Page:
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Perspective. On having it, and valuing it. - sparr [entries|archive|friends|userinfo]

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Perspective. On having it, and valuing it. [May. 18th, 2017|02:11 pm]

Trigger warning: consent, rationality, emotion, subjectivity

I learn the details of another friend's experience of sexual assault approximately once per month. 8-15 times per year for the last 6-8 years.

I’m opening with that because I want it to make an impression, and to sink in. I have come to suspect that this piece of information, or its absence, is highly relevant to others’ accusations that I engage in hyperbole and hypotheticals, chasing edge cases and straw men.

How many victims’ stories do you know, to the level of detail of knowing who assaulted them, what was said before/after, and what happened between them? I anticipate that the average answer to that question among my social circles is 2, the average among people reading this post is around 5, and the average among people responding to this post will be around 10. I can’t even answer with certainty; the dozens have started to blur together over time. I predict the number would be much lower if I asked how many of the accused you’ve heard as much information from.

If you have been drawn into a discussion about consent and community, violations and rules, right and wrong, and it was a single event, or just a few, that got your attention, you’re probably not well equipped to be making decisions and drawing conclusions. As terrible as it sounds to say it, and the impetus for the trigger warning on this post... this applies even if that single event was your own experience. Until you know the common and uncommon threads connecting a dozen rapes in your community, you aren’t qualified to say which causes are most likely, or which solutions most appropriate. You don’t have the perspective to understand which interactions were and were not consensual, or seemed consensual or not to the participants.

When someone accuses me of engaging in hypotheticals on this subject, I am most often making vague statements with the goals of protecting a victim’s identity and/or consolidating the common factors of multiple real events.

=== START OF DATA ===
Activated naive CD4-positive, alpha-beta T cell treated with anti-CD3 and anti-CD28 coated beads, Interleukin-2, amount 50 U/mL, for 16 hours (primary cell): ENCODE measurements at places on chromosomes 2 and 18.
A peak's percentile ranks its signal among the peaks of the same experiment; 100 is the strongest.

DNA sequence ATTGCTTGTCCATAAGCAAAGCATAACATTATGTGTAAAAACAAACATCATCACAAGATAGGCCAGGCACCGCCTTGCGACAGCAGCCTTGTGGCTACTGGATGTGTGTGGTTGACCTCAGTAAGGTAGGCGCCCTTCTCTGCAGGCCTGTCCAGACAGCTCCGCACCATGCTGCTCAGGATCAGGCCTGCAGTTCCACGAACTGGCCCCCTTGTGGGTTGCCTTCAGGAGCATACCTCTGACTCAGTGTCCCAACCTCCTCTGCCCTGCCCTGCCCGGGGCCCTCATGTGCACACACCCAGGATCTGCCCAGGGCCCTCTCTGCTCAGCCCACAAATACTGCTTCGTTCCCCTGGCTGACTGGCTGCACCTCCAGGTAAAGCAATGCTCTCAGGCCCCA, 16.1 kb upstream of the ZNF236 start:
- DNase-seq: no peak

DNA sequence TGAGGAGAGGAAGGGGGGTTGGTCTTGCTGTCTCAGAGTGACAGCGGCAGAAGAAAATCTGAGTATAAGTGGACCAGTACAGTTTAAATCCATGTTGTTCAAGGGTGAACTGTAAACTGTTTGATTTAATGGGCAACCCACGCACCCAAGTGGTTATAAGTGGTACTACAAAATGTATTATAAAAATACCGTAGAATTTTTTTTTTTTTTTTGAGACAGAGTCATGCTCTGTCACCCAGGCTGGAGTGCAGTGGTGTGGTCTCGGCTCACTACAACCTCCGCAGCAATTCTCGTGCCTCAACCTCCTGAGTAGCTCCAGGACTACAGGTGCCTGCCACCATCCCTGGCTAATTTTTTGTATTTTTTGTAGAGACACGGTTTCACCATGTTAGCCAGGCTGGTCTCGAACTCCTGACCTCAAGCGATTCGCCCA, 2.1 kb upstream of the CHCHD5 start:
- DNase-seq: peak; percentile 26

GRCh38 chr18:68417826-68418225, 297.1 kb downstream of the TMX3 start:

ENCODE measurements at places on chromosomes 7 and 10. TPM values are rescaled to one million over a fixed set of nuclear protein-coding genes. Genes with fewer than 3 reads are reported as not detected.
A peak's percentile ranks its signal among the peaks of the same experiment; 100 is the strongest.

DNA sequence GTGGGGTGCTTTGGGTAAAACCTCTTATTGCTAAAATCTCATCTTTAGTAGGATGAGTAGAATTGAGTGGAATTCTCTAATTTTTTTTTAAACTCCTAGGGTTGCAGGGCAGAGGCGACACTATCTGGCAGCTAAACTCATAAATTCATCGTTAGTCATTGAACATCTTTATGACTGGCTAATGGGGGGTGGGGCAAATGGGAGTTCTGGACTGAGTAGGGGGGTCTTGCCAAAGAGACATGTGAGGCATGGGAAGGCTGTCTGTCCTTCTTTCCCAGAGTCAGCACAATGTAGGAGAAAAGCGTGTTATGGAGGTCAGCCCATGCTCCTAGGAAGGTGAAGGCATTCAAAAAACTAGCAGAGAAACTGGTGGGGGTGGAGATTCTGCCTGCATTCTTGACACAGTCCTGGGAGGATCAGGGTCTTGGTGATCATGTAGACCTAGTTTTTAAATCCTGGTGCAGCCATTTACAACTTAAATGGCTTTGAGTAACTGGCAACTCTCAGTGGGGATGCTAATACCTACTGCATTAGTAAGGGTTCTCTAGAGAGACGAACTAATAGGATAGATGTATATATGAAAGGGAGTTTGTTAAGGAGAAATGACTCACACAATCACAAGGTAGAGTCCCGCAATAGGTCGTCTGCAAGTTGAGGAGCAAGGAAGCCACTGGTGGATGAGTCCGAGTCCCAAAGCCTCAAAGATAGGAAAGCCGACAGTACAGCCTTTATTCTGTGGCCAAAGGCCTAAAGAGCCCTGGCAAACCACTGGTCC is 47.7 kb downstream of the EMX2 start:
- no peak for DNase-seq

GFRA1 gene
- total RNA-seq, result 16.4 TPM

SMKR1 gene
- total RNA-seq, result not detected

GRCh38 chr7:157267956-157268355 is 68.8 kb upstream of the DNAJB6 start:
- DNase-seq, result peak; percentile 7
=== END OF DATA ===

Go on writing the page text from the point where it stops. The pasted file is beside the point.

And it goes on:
When someone accuses me of setting up straw men to argue against on this subject, I am most often referring to a significant number of real people whose views and/or behavior are detrimental to our community and safety.

There are other people who have more perspective than I do. People with more information, more experience, and/or more education on the subject. Trauma counselors. First responders. Educators of those groups. Reformed rapists. Etc. I’m not saying I’m the most qualified person to handle this topic. I’m just saying that on one important axis, I’m probably more qualified than you.

Finally, I am left to speculate on why I have all of this information. It’s obviously not my caring nature or interpersonal appeal or conversational savvy that’s drawing people to tell me these things. I have said it in the past, and I’ll repeat my hypothesis here. I expect that my public engagement on this subject, and my attempt to remain rational and fair, is what convinces so many people to confide in me. I maintain the principle that having more information about a problem makes me more effective at solving it, and I also think that being able to tell their story is good for victims, so I am doubly motivated to keep doing what I’m doing on this front, until someone convinces me that it’s hurting more than it’s helping.